As Patty had expected, she developed an intense interest in French history, and as Elise shared this taste, they learned their lessons well, and also read books of history outside of school hours quite from choice.
[Illustration with caption: “They also read books of history outside of school hours quite from choice”]
There were a great many Americans residing in Paris, and it was not long before Mr. and Mrs. Farrington renewed old acquaintances there, and also made new ones among the American colony.
This meant pleasant associates for the girls, and they soon became acquainted with several American families.
Indeed, the house next to their own, was occupied by an American family named Barstow, with whom the Farringtons soon made friends.
The young people of the family were Rosamond, a girl of seventeen, and her brother Martin, a few years older.
The first time they met, Elise and Patty took a decided liking to the Barstows, and Rosamond often spent the afternoon with them, while they chatted gaily over their work, or went driving with them along the beautiful Bois, or visited the galleries with them.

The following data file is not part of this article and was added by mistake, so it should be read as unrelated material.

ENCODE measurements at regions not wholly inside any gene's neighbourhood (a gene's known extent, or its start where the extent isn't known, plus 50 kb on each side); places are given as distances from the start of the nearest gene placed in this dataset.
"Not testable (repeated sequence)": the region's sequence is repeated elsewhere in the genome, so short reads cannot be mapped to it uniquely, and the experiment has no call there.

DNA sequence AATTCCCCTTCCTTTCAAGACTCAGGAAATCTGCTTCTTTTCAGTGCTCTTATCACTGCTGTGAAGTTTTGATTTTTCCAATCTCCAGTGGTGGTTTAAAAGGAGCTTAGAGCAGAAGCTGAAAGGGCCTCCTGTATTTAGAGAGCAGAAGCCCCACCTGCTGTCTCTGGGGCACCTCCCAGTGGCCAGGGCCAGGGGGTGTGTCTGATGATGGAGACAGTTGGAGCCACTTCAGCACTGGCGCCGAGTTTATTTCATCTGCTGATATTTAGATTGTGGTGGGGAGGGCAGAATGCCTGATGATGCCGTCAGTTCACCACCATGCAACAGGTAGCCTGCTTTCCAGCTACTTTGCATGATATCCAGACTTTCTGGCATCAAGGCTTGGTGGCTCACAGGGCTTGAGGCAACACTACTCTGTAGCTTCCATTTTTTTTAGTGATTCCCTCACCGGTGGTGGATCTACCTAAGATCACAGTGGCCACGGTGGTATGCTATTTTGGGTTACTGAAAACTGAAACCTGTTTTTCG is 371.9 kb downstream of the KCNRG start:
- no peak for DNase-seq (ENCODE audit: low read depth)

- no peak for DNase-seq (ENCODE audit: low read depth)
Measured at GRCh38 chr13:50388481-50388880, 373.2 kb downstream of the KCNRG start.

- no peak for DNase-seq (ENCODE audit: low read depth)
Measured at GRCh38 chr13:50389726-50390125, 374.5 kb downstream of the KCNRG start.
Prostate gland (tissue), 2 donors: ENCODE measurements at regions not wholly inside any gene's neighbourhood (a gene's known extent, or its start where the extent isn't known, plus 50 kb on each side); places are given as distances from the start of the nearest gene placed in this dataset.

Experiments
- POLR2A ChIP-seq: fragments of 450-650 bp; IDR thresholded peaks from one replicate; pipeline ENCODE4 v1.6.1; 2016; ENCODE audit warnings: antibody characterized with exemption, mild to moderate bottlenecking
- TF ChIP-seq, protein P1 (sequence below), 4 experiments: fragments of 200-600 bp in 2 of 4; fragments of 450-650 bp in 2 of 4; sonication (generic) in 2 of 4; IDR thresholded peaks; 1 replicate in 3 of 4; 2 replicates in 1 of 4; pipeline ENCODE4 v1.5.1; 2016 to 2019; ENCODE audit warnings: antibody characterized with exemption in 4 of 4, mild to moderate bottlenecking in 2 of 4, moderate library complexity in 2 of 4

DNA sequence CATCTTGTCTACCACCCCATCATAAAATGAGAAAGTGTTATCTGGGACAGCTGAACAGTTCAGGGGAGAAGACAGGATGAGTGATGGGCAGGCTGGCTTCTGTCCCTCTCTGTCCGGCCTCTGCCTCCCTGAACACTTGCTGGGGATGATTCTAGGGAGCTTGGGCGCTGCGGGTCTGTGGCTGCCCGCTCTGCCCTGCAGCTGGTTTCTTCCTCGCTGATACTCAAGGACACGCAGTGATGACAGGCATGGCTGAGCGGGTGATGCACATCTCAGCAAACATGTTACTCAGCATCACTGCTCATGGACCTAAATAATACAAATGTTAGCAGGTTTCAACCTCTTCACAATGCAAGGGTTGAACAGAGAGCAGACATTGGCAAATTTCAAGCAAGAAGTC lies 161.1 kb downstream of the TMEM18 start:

The weeks went happily by. Patty became quite accustomed to French ways and customs, and was becoming proficient in the language.
One of her greatest treats was the Opera. Mr. Farrington had engaged a box for the season, and the girls attended nearly every matinee performance. The first few times Patty could scarcely listen to the music for her admiration of the wonderful building, but after she became more accustomed to its glories, it did not so distract her attention from the stage. Mr. and Mrs. Farrington occasionally gave opera parties, and dinner parties, too, but the girls were not allowed to attend these. Although indulgent in many ways, Mrs. Farrington was somewhat strict about the conventions for her young people; but so gently were her rules laid down, that they never seemed harsh or stern.
On nights when dinner parties were given, the girls had their dinner in the family breakfast-room, and often were allowed to invite Rosamond, and sometimes Martin to their feasts.
Another delight to Patty was the fact that she was learning to drive a motor-car. It had always fascinated her, and she had always felt that she could do it if she only knew how. Once when she timidly expressed this wish to Mr. Farrington, he replied, “Why certainly, child, I’ll be glad to teach you, and some day, who knows, you may have a car of your own.”
So whenever opportunity allowed Mr. Farrington gave her lessons in the art, and often Patty would sit in front with the chauffeur and he would teach her many things about the mechanism, until she became really quite accomplished as a driver.
Of course, she was never allowed to run the car alone, nor did she wish to, but it was great fun to handle the wheel herself and feel the car obey her lightest touch. Sometimes she would grow elated at her success and put on the high speed, but always under the supervision and protecting guidance of Mr. Farrington or the affable and amiable chauffeur.